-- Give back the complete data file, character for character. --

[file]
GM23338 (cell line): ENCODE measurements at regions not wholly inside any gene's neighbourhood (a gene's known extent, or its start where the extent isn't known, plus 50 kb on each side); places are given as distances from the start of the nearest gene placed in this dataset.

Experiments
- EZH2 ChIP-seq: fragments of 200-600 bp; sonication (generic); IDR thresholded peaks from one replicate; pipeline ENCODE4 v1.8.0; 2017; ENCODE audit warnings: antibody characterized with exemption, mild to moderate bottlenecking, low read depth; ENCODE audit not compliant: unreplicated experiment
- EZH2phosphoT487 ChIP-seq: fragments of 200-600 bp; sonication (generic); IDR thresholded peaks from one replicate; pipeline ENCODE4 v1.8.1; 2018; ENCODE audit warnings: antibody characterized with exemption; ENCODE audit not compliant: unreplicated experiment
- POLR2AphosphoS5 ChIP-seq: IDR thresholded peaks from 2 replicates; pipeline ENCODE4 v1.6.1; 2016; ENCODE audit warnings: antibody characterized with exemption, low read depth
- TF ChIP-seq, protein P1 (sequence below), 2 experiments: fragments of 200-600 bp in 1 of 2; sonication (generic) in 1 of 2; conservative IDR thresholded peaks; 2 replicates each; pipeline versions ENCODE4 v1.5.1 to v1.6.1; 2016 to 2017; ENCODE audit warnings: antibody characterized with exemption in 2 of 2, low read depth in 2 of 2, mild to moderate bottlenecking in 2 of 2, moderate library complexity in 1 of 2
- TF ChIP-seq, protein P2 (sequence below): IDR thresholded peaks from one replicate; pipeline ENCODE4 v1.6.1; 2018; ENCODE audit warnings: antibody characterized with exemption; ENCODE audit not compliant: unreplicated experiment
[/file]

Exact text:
GM23338 (cell line): ENCODE measurements at regions not wholly inside any gene's neighbourhood (a gene's known extent, or its start where the extent isn't known, plus 50 kb on each side); places are given as distances from the start of the nearest gene placed in this dataset.

Experiments
- EZH2 ChIP-seq: fragments of 200-600 bp; sonication (generic); IDR thresholded peaks from one replicate; pipeline ENCODE4 v1.8.0; 2017; ENCODE audit warnings: antibody characterized with exemption, mild to moderate bottlenecking, low read depth; ENCODE audit not compliant: unreplicated experiment
- EZH2phosphoT487 ChIP-seq: fragments of 200-600 bp; sonication (generic); IDR thresholded peaks from one replicate; pipeline ENCODE4 v1.8.1; 2018; ENCODE audit warnings: antibody characterized with exemption; ENCODE audit not compliant: unreplicated experiment
- POLR2AphosphoS5 ChIP-seq: IDR thresholded peaks from 2 replicates; pipeline ENCODE4 v1.6.1; 2016; ENCODE audit warnings: antibody characterized with exemption, low read depth
- TF ChIP-seq, protein P1 (sequence below), 2 experiments: fragments of 200-600 bp in 1 of 2; sonication (generic) in 1 of 2; conservative IDR thresholded peaks; 2 replicates each; pipeline versions ENCODE4 v1.5.1 to v1.6.1; 2016 to 2017; ENCODE audit warnings: antibody characterized with exemption in 2 of 2, low read depth in 2 of 2, mild to moderate bottlenecking in 2 of 2, moderate library complexity in 1 of 2
- TF ChIP-seq, protein P2 (sequence below): IDR thresholded peaks from one replicate; pipeline ENCODE4 v1.6.1; 2018; ENCODE audit warnings: antibody characterized with exemption; ENCODE audit not compliant: unreplicated experiment